French Interior Minister Nicolas Sarkozy called for a special Ministry of Immigration to be set up as he pledged to pursue a tough line on illegal arrivals.
Sarkozy, the likely right-wing candidate in next year's presidential election, has made a name for himself as a law-and-order hardliner and underlined his approach in a review of immigration policy this week.
"Our policy of firmness is paying off," he told a news conference. "France is an open country but it's not a wasteland where you can just set up as the wind takes you."
The number of expulsions has doubled in three years, he cited.
He said he envisaged the proposed new minister being charged with ensuring that the policy was kept up and reinforced, while also coordinating all aspects of the dossier.
"The Minister of Immigration will be responsible for maintaining a resolute policy of firmness in the struggle against illegal immigration," he said.
Sarkozy, whose tough talk is adored and hated in equal measure by French voters, is running neck and neck with Socialist candidate Segolene Royal in opinion polls ahead of next April's ballot.
His hard line on immigration is also seen as an attempt to win over voters who might otherwise pick a far right candidate, such as National Front leader Jean-Marie Le Pen.
Sarkozy said 2005 had been "a break year," with the number of new residence permits granted falling 2.6% from the previous year to 187,000, after rising steadily from 150,000 in 2000 to 191,000 in 2003.
He said the number of illegal entrants expelled from France had doubled to some 20,000 in 2005 from 10,000 in 2002.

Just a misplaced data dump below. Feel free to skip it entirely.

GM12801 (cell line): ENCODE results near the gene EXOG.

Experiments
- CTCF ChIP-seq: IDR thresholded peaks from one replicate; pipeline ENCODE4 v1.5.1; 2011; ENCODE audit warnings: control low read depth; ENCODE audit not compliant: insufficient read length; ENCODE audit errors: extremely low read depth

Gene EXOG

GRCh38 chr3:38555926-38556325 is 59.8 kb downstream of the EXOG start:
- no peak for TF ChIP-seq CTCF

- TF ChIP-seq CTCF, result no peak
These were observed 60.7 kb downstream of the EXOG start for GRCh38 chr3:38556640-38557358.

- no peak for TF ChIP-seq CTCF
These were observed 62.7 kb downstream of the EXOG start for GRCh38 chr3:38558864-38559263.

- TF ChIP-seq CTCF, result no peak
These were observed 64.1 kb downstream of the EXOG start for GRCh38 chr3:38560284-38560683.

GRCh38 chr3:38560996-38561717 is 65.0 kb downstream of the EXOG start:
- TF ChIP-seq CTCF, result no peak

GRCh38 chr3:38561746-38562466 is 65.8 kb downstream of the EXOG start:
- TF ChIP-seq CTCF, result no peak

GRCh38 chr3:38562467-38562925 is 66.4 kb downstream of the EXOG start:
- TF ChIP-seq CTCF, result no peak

Sarkozy's comments reflect rising concern in some segments of Europe over a sharp rise in illegal immigration from poor countries in Africain during the past two years, balanced by calls for a more ordered immigration policy. Spain and the European Union in the past several weeks have begun job center, economic aid, and repatriation initiatives with African nations as part of European efforts to address the concerns that Sarkozy has been expressing throughout this year.
A law on selected immigration that was passed in July of this year will take effect from 2007, and Sarkozy said it would open the way to a more planned approach. He criticized the approach of previous governments, which granted mass amnesties to illegal entrants.
"The immigration debate has for too long been taken over by two extreme ideologies, one which wants zero immigration and one which just wants to open up the frontiers," he said, adding he wanted to see "selected and regulated immigration."
He also called for a European pact on immigration and said he hoped one day to see an international treaty.
"The international community has got organized to manage major planetary issues," he said. "Strangely, international migration is not subject to any global regulation and is left to planetary chaos," he said.
There, in fact, are numerous initiatives by the United Nations and various blocs of countries, including the EU, to regulate immigration, including a worldwide push for biometric data-embedded travel documents such as passports and visas.
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